Attrition: There Is Tough and Then There Is Too Tough


October 22, 2013: While conscription is generally unpopular in Russia, there are some areas where mandatory military service is seen as an opportunity, not something to be avoided. Yet young men in Chechnya have not been subject to conscription since 1992, even though the Chechens generally did quite well in the military. But the Russian Army no longer wants Chechen recruits because they have always been a lot of trouble for their commanders and in the early 1990s, that got worse, as many began to claim they were devout Moslems and demanded that the army provide them with special (halal) food, prayer rooms in the barracks, and extra time off for prayer. The usual punishments (beatings or even imprisonment) did not faze the Chechens. If beaten by NCOs or other soldiers they would get organized to eventually inflict retribution. If sent to prison, the misbehaving recruits would join groups of Chechen prisoners who tended to rule the prisons they were in and were often feared by the guards. So after the Soviet Union dissolved in 1991, the Russian military simply stopped trying to draft Chechens or accepting them as volunteers. Those who wanted to serve had to take up legal residency in some other part of Russia and be able to get a good conduct reference from local police before the recruiters would accept them. Recently the provincial government in Chechnya instituted their own conscription (which is technically illegal) where those young Chechens who wanted to serve could do so in two special military units that only operate in Chechnya. Less than two-hundred men were involved and local army commanders were willing to cooperate (or too scared to refuse). The national government tried to reinstate conscription for Chechnya in 2001, but that effort ended after the few recruits taken proved to be as troublesome as ever and were released from the military.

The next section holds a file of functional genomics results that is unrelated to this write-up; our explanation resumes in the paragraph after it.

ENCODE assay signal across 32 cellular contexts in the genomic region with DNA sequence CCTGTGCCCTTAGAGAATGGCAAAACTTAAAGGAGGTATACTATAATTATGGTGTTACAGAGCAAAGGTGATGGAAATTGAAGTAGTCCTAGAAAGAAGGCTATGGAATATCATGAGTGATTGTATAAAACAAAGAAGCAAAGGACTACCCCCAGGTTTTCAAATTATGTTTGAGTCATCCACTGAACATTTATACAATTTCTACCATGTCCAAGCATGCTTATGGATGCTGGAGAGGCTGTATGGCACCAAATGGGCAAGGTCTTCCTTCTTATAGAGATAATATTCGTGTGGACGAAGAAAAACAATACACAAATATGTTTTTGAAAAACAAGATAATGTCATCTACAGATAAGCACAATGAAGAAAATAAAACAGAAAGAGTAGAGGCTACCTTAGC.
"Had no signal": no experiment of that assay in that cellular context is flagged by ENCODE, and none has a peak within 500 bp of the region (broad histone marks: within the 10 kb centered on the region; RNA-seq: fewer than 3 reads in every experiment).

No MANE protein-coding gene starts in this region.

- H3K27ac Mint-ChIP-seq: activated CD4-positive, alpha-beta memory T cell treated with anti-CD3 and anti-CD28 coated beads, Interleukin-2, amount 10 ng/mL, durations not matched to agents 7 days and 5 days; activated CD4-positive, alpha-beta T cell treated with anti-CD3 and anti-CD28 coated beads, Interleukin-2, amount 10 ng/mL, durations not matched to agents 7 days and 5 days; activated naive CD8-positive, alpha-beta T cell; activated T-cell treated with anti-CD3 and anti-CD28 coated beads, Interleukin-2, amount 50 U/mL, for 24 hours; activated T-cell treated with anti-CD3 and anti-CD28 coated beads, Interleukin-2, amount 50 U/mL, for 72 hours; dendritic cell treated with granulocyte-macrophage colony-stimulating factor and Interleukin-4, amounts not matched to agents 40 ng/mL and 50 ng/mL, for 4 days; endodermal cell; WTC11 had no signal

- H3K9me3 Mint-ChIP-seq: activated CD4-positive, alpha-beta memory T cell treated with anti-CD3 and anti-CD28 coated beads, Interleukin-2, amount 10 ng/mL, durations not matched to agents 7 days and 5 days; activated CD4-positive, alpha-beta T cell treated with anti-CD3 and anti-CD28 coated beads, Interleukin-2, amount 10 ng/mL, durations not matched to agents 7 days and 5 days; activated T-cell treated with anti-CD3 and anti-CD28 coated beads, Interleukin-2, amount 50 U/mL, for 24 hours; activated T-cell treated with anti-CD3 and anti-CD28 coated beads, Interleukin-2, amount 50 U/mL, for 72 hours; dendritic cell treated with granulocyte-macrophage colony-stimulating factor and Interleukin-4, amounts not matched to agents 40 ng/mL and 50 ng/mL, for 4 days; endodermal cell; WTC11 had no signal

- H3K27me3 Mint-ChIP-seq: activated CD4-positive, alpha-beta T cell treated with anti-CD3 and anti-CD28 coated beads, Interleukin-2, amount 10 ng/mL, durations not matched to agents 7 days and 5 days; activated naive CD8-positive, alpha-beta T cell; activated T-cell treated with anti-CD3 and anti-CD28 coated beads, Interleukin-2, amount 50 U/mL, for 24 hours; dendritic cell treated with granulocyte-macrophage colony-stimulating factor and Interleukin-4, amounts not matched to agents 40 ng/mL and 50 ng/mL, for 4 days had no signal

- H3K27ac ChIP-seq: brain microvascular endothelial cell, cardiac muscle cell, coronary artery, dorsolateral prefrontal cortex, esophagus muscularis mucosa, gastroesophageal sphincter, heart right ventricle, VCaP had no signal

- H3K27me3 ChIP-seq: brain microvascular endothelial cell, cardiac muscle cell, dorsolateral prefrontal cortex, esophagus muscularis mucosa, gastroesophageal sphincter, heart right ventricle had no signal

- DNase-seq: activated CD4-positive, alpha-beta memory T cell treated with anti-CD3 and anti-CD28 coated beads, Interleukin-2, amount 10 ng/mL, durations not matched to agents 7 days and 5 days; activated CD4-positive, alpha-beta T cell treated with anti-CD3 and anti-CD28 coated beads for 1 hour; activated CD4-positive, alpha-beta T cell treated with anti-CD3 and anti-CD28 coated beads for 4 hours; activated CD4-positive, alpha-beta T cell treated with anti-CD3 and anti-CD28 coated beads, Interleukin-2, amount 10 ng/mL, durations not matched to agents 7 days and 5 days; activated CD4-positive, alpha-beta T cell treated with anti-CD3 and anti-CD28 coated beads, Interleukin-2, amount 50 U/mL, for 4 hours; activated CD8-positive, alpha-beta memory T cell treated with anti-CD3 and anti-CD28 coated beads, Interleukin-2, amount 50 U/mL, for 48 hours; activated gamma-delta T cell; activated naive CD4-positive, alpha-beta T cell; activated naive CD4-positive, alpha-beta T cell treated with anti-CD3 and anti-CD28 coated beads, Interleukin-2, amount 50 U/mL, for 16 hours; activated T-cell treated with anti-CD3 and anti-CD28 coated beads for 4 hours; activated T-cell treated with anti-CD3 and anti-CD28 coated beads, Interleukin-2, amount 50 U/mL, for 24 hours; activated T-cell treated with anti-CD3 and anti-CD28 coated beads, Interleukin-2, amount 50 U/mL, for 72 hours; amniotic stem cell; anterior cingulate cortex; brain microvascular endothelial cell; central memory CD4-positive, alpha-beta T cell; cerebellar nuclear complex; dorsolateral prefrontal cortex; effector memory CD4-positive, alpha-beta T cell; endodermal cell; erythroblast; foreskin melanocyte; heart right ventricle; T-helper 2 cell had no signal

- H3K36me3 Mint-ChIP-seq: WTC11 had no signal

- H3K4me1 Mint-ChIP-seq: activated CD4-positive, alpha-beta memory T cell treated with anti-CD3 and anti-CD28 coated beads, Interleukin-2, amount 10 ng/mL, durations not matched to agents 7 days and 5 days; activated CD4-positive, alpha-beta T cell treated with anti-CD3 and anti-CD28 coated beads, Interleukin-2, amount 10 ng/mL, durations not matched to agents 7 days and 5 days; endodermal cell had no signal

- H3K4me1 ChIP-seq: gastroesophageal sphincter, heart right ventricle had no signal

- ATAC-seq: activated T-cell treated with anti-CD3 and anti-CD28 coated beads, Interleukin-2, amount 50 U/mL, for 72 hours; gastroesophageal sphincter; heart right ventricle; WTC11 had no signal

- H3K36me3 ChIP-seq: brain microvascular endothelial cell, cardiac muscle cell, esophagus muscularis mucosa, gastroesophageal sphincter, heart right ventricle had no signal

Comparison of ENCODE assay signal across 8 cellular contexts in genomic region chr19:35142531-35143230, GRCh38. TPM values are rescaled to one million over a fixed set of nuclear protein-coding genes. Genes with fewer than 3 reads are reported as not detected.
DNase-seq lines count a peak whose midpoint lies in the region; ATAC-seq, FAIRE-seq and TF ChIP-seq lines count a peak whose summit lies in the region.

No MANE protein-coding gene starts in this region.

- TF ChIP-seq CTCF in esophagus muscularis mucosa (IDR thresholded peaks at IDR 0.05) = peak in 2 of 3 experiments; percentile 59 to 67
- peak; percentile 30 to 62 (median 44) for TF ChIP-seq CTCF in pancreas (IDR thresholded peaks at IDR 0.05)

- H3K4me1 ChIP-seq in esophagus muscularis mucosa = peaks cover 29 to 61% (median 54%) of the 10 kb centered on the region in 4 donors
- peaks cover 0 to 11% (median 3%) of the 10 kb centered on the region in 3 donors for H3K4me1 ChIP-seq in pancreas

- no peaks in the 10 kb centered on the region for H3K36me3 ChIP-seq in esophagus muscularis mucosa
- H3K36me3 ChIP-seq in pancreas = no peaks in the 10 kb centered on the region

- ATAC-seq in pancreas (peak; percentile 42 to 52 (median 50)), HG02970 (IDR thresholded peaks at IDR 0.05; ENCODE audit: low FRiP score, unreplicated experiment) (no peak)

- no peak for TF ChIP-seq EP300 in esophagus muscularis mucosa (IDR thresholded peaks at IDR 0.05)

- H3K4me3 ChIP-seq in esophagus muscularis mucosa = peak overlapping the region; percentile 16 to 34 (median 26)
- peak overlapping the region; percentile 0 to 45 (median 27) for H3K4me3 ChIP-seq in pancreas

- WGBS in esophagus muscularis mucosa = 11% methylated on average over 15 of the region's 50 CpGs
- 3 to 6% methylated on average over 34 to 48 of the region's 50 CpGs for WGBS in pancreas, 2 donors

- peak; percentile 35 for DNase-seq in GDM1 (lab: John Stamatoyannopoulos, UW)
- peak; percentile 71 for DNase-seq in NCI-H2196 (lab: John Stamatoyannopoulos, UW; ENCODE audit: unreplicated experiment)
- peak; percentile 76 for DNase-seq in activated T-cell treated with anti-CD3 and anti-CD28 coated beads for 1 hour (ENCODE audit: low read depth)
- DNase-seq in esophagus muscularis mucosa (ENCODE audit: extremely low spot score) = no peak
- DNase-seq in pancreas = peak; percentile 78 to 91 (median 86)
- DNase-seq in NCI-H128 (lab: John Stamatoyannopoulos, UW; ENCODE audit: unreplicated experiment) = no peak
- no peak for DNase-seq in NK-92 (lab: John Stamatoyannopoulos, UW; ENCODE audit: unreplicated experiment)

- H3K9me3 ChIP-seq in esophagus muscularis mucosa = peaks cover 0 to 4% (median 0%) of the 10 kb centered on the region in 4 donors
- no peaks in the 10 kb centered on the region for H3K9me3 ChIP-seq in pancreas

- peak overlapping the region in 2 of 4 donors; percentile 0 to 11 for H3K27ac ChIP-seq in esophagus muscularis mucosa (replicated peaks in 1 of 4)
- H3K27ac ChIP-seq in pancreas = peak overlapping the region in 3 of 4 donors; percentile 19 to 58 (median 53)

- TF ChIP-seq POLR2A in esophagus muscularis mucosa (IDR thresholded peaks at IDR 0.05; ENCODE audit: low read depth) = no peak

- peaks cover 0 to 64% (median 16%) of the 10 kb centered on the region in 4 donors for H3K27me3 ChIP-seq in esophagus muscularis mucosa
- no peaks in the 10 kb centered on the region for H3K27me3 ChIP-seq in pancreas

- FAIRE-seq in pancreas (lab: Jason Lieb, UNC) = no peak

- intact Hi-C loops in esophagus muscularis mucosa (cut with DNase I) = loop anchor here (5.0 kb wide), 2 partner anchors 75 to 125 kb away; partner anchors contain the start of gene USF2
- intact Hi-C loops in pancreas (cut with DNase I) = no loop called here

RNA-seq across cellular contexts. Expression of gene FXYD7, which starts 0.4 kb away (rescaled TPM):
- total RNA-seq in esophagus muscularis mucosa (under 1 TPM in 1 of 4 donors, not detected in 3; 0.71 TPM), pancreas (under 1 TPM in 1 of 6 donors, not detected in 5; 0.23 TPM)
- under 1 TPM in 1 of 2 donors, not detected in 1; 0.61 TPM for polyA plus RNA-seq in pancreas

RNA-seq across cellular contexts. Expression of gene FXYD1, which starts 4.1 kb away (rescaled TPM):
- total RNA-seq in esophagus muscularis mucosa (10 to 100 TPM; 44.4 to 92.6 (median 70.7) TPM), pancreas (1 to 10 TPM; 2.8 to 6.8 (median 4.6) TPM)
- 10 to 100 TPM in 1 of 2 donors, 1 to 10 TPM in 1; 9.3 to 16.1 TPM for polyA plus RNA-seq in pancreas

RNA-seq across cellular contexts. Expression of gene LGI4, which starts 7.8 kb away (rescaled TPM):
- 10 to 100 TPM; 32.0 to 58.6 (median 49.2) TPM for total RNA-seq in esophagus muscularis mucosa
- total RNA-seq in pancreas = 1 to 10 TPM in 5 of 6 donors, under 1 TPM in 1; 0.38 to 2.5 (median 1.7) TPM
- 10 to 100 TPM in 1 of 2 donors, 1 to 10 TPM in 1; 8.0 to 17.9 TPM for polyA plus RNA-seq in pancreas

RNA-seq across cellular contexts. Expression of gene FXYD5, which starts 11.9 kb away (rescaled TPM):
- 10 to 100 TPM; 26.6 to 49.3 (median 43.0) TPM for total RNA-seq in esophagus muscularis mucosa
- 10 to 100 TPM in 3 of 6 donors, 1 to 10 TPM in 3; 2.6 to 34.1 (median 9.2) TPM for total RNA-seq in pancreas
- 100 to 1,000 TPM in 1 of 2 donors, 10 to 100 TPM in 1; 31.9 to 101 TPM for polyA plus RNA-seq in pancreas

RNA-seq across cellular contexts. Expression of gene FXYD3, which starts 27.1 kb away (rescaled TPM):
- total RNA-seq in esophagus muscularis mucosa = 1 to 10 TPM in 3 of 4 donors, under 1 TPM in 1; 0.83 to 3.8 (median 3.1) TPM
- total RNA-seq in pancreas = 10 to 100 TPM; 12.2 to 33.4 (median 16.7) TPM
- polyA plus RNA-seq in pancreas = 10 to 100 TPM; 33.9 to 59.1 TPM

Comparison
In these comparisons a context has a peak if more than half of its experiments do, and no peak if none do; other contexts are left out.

There are similar, but less severe, problems with two neighbors of Chechnya (Dagestan and Ingushetia) but no one is drafted there either. Most of the people in these two areas are not ethnic Chechens but they have some of the same bad attitude and behavior problems. Most other ethnic groups in the Caucasus (Ossetians, Adygeans, Kabardians, Cherkess, Balkars, and Karachays) continue to be conscripted or allowed to volunteer for military service. 

While the army has been complaining of rampant draft dodging ever since the Soviet Union collapsed in 1991, they also have reasons for not wanting recruits from some parts of the Caucasus. Even before 1991, the Russian dominated army warned company (units of about a hundred troops) commanders to not allow more than ten Chechens in their unit. Experience had shown that ten or more Chechens (or other men from the Caucasus) would form a very tight, tough, and disciplined clique that would prey on the other troops in the company and cause all manner of discipline and crime problems. If you found yourself with more than ten Chechens it was best to try and transfer some of them out. That is no longer a major problem, but company commanders are still warned to be wary of troops from the Caucasus.

While the Chechens were the worst in this respect, the other Caucasus nationalities came close. But these days, the young men want to join the army and get a few years military experience, so they can qualify to become a "contract" soldier. These troops are paid a lot more and are considered "professional troops." Commanders actually prefer contract soldiers from the Caucasus, although many will admit that it's still not wise to have more than ten of them in an infantry company.




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